‘A Sense of Enlarged Freedom’: Central Park as Sanctuary

“[The beauty of the park] should be the beauty of the fields, the meadow, the prairie, of the green pastures, and the still waters. What we want to gain is tranquility and rest to the mind.”

Frederick Law Olmsted, 1870

A changed City, a rediscovered Park

For many New Yorkers, Central Park and the City’s other open spaces are more valuable and meaningful than ever. Central Park was certainly beloved and well-used before this public health crisis. A visit to the Park for those living in surrounding neighborhoods was a daily activity, to stroll, walk a dog, or visit playgrounds; for others throughout the City, a weekend excursion; and for many from out of town, Central Park is one of New York’s most popular destinations. But in light of the ongoing pandemic, Central Park and other parks throughout the City are the only places New Yorkers can truly escape—from our homes, the relentless news cycle, and our all-consuming worry.

In the press, social media, and casual conversations, those who have been visiting Central Park lately have described it as a “haven,” an “oasis,” and a “sanctuary.” People are finding solace in watching spring unfold, taking long walks, gazing at reflections on water, reading on benches, or studying the activity of birds. Being in Central Park is also remarkable because it provides a sense of community—the loss of which was one of the most profound challenges when the City shut down. In Central Park, there is enough room for social distancing while still being with other people. We can be alone together.

Antique photo showing a couple on a bench by the Lake, with the gentleman wearing a top  hat

Park visitors along the shoreline of the Lake, 1872. Collection of the New York Public Library, The Miriam and Ira D. Wallach Division of Art, Prints, and Photographs

This crisis has inspired reflection on the origins and purpose of Central Park. Its designers, Frederick Law Olmsted and Calvert Vaux, intended Central Park as a refuge—not specifically from crisis but from the stresses of urban life, including the physical and spatial constraints of the City. In one of his many writings on the purpose and benefits of parks, Olmsted described the experience of entering Central Park as a “feeling of relief . . . on escaping from the cramped, confined, and controlling circumstances of the streets of the town.” He elaborated on this feeling, calling it “a sense of enlarged freedom” and declared that this was the “most valuable gratification” of a park.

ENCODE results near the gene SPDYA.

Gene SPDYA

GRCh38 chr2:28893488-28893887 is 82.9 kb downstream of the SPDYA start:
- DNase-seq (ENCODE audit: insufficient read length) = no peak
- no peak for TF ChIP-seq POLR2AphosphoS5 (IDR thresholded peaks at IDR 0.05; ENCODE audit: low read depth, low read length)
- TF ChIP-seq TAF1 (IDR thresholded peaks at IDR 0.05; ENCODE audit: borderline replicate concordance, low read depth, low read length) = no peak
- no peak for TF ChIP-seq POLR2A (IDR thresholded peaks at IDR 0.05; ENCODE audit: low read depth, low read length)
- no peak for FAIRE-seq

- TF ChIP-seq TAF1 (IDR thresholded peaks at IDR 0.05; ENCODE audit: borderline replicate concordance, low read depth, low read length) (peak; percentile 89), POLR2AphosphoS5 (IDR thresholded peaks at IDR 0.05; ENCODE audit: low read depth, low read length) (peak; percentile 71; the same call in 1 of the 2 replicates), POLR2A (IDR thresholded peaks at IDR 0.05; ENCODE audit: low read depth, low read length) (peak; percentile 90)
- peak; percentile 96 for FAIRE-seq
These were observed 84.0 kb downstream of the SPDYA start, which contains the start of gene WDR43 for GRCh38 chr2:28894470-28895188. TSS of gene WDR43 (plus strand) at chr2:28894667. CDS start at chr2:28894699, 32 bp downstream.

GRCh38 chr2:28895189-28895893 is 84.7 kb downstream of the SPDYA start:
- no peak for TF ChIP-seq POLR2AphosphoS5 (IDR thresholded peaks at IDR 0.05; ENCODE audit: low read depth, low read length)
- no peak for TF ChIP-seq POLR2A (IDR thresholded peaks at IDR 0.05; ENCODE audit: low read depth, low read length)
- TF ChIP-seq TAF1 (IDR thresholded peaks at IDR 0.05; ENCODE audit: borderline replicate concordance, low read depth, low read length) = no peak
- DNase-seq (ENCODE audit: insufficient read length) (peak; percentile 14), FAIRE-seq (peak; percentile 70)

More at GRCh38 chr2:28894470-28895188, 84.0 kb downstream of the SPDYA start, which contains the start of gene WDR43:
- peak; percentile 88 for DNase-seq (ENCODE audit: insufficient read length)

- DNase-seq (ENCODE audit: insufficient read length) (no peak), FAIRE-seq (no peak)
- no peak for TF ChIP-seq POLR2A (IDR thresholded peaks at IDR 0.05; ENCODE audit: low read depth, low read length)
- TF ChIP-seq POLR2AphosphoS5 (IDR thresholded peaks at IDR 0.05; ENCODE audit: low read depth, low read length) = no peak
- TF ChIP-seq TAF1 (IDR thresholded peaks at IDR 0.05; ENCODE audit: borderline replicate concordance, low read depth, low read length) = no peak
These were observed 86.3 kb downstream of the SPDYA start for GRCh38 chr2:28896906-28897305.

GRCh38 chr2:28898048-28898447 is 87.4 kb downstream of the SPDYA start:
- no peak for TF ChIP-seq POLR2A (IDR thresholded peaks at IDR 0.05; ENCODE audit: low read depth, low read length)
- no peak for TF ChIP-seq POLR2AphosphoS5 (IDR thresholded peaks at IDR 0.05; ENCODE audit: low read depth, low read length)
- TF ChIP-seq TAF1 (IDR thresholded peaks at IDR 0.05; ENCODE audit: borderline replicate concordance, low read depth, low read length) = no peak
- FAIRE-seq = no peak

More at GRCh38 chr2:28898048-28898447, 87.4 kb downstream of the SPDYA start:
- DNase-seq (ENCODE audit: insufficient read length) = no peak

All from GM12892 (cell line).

To better understand why this feeling of relief and freedom is so palpable these days, we revisit some of Olmsted and Vaux’s writings. Their declarations of the purpose and value of Central Park can help us understand our experience of the Park today, and particularly its impact on our mental health.

‘Tranquility and rest to the mind’

Olmsted and Vaux created Central Park—the country’s first large urban park—as a refuge from the City in the form of an idealized rural landscape. It’s worth a reminder that although Central Park looks natural, it is not a nature preserve. It’s a built environment, carefully designed to incorporate a variety of types of landscapes and experiences.

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Man walking in the north end of Central Park, ca. 1872. Collection of the New York Public Library, The Miriam and Ira D. Wallach Division of Art, Prints, and Photographs

Spread across the Park’s 843 acres are meadows, woodlands, lakes, hills, and streams, accessed and connected by a network of paths, drives, and a bridle path. While the designers did integrate some of the area’s existing topography and geology, the Park’s landscapes were all constructed. This involved tremendous efforts of earth moving, rock blasting, and the installation of miles of underground drainage pipes.